In Remembrance of 9/11/01

Twenty years. It doesn’t seem possible, does it?

Twenty years since that horrible day when the twin towers of the World Trade Center fell, an aircraft struck the Pentagon, and another went down in a Pennsylvania field. The day nearly 3,000 people lost their lives.

One could say as a nation, we lost our innocence that day. Until 9/11, terrorism was mostly a foreign concept. It didn’t happen here.

Until it did.

And we suddenly realized that that world was a much smaller place than we imagined.

So much has happened in the intervening years. It’s safe to say we are a different country, different people than we were on September 10, 2001. Whether that’s for better or for worse is open to debate, and it’s not our place to discuss it here.

What we will do however, is recognize and commemorate the bravery and heroism so many people showed that day. As panicked workers rushed out of the Trade Center. New York City police and firefighters rushed in. More than 400 of them, firefighters, police, EMTs and paramedics, never came out.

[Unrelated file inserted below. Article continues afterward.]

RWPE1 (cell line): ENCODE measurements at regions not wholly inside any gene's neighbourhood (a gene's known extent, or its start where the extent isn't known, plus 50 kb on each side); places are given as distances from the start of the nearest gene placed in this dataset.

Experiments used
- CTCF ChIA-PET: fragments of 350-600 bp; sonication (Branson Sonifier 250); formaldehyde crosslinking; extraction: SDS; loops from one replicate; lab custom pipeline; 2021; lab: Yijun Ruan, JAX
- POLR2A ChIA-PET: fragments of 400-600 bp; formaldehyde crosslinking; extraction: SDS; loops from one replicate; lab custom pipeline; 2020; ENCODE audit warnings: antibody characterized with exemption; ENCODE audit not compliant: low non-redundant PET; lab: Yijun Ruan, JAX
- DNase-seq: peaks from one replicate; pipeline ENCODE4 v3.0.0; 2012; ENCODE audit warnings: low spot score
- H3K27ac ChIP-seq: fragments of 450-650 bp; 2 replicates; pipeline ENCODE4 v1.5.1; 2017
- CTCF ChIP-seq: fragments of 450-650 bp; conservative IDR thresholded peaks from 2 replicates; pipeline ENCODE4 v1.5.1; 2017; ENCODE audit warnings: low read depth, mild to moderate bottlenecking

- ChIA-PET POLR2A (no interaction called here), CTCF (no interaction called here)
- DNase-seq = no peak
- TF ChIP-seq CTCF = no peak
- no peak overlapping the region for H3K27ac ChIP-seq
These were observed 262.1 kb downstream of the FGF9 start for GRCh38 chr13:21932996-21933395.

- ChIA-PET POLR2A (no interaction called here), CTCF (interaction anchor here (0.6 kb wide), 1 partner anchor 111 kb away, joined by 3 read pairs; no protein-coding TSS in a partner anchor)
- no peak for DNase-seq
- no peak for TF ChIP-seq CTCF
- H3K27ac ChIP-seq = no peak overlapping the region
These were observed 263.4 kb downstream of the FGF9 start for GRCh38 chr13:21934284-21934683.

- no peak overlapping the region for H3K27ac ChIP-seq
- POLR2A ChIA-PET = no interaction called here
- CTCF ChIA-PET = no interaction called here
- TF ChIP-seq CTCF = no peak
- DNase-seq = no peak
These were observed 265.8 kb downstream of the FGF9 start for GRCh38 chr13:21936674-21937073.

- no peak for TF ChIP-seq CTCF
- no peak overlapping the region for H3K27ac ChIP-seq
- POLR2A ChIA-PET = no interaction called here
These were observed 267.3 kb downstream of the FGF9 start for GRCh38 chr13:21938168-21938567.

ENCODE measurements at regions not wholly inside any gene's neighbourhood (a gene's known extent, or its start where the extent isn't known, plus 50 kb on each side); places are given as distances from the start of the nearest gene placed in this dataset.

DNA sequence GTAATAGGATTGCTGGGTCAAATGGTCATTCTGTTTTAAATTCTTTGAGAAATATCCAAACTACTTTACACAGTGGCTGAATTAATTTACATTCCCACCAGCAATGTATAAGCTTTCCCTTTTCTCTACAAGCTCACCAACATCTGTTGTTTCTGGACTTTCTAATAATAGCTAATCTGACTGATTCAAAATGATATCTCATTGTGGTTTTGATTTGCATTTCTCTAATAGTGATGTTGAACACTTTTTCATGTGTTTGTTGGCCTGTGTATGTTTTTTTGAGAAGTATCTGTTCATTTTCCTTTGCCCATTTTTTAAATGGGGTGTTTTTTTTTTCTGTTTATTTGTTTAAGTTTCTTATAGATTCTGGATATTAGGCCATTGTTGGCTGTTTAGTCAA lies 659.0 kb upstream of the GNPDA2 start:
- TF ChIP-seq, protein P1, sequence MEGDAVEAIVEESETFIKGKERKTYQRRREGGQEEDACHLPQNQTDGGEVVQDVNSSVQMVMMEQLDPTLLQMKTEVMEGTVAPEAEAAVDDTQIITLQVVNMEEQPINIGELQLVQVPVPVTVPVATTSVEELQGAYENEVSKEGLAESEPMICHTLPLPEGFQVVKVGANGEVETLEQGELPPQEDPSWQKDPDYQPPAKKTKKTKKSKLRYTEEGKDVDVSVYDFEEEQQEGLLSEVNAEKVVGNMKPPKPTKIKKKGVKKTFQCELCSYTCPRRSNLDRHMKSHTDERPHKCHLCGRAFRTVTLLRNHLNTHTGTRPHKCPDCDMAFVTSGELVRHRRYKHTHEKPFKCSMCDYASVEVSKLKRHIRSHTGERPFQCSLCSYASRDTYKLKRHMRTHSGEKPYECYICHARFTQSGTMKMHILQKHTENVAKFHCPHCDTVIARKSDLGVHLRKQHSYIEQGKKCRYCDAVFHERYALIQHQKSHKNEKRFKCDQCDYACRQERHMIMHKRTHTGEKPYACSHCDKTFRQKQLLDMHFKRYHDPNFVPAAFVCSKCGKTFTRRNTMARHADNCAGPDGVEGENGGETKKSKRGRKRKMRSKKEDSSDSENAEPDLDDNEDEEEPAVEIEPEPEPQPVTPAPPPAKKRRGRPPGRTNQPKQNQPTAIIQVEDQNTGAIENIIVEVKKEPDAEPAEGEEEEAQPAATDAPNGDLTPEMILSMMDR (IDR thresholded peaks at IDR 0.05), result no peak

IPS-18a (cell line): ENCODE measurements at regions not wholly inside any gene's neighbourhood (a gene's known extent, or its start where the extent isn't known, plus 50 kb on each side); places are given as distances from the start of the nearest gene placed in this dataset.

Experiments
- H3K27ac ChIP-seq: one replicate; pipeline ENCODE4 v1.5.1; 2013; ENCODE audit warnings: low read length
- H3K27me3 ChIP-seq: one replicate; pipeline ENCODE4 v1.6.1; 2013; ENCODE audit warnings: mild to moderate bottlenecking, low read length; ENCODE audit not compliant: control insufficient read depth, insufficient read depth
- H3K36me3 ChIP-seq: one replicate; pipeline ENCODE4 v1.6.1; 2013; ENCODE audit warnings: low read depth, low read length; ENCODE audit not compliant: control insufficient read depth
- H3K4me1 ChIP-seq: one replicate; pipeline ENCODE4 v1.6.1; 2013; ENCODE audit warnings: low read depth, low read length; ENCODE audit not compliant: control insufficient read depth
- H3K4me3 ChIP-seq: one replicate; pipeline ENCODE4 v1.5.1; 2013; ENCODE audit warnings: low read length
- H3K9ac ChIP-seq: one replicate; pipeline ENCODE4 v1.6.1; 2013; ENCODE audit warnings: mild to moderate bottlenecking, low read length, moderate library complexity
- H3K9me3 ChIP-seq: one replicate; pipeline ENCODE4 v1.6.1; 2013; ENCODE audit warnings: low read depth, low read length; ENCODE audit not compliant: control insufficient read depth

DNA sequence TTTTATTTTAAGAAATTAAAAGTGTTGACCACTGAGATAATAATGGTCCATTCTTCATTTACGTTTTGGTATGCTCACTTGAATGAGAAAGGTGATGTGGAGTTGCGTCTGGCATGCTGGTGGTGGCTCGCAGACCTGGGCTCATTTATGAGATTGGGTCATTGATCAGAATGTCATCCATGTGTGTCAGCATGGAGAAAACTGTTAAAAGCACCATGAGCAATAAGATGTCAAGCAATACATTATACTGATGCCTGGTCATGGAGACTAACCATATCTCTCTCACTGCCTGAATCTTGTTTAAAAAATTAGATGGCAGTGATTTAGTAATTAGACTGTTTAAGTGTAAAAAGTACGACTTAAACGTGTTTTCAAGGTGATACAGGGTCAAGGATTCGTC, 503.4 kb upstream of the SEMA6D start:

For FDNY members, the carnage was just the beginning. A total of 343 firefighters died when the towers collapsed. Dozens more have suffered fatal diseases over the past two decades caused by inhaling the toxic dust from the rescue and cleanup efforts.

And of course, we cannot forget the heroes of American Airlines Flight 93. They heard the news of the other hijacking and attacks, and determined not to let their aircraft be used as a weapon of mass destruction.

They fought back, knowing they would die, forcing the plane to crash in a Pennsylvania field rather than successfully reach its unknown target, believed to be either the White House or the Capitol. We can never know how many lives those brave 40 people saved by their actions.

Now it’s been 20 years. But we must never – never – forget those who died that day, and the heroes who gave their all for their fellow man. May God bless the loved ones of all who lost their lives. May those who sacrificed be honored and never forgotten.